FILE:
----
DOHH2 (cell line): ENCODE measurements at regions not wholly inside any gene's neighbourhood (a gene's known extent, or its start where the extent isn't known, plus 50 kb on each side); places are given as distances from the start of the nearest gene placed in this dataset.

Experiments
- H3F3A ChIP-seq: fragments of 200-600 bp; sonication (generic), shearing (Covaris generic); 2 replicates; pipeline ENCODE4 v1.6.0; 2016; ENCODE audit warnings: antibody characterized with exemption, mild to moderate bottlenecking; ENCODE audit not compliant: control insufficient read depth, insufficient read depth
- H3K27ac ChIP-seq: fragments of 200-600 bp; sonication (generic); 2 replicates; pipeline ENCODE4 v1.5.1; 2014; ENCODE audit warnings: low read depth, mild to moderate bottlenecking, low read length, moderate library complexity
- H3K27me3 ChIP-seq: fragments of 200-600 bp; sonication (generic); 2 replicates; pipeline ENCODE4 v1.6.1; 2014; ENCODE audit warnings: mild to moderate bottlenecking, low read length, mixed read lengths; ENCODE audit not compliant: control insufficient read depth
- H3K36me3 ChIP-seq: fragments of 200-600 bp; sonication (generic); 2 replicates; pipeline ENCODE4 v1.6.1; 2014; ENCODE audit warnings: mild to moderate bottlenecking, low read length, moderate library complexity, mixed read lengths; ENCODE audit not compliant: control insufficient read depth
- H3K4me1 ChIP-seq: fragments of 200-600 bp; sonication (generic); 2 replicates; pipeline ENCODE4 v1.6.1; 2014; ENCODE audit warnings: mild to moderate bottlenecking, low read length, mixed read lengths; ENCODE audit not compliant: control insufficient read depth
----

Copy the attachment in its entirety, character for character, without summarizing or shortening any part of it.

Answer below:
DOHH2 (cell line): ENCODE measurements at regions not wholly inside any gene's neighbourhood (a gene's known extent, or its start where the extent isn't known, plus 50 kb on each side); places are given as distances from the start of the nearest gene placed in this dataset.

Experiments
- H3F3A ChIP-seq: fragments of 200-600 bp; sonication (generic), shearing (Covaris generic); 2 replicates; pipeline ENCODE4 v1.6.0; 2016; ENCODE audit warnings: antibody characterized with exemption, mild to moderate bottlenecking; ENCODE audit not compliant: control insufficient read depth, insufficient read depth
- H3K27ac ChIP-seq: fragments of 200-600 bp; sonication (generic); 2 replicates; pipeline ENCODE4 v1.5.1; 2014; ENCODE audit warnings: low read depth, mild to moderate bottlenecking, low read length, moderate library complexity
- H3K27me3 ChIP-seq: fragments of 200-600 bp; sonication (generic); 2 replicates; pipeline ENCODE4 v1.6.1; 2014; ENCODE audit warnings: mild to moderate bottlenecking, low read length, mixed read lengths; ENCODE audit not compliant: control insufficient read depth
- H3K36me3 ChIP-seq: fragments of 200-600 bp; sonication (generic); 2 replicates; pipeline ENCODE4 v1.6.1; 2014; ENCODE audit warnings: mild to moderate bottlenecking, low read length, moderate library complexity, mixed read lengths; ENCODE audit not compliant: control insufficient read depth
- H3K4me1 ChIP-seq: fragments of 200-600 bp; sonication (generic); 2 replicates; pipeline ENCODE4 v1.6.1; 2014; ENCODE audit warnings: mild to moderate bottlenecking, low read length, mixed read lengths; ENCODE audit not compliant: control insufficient read depth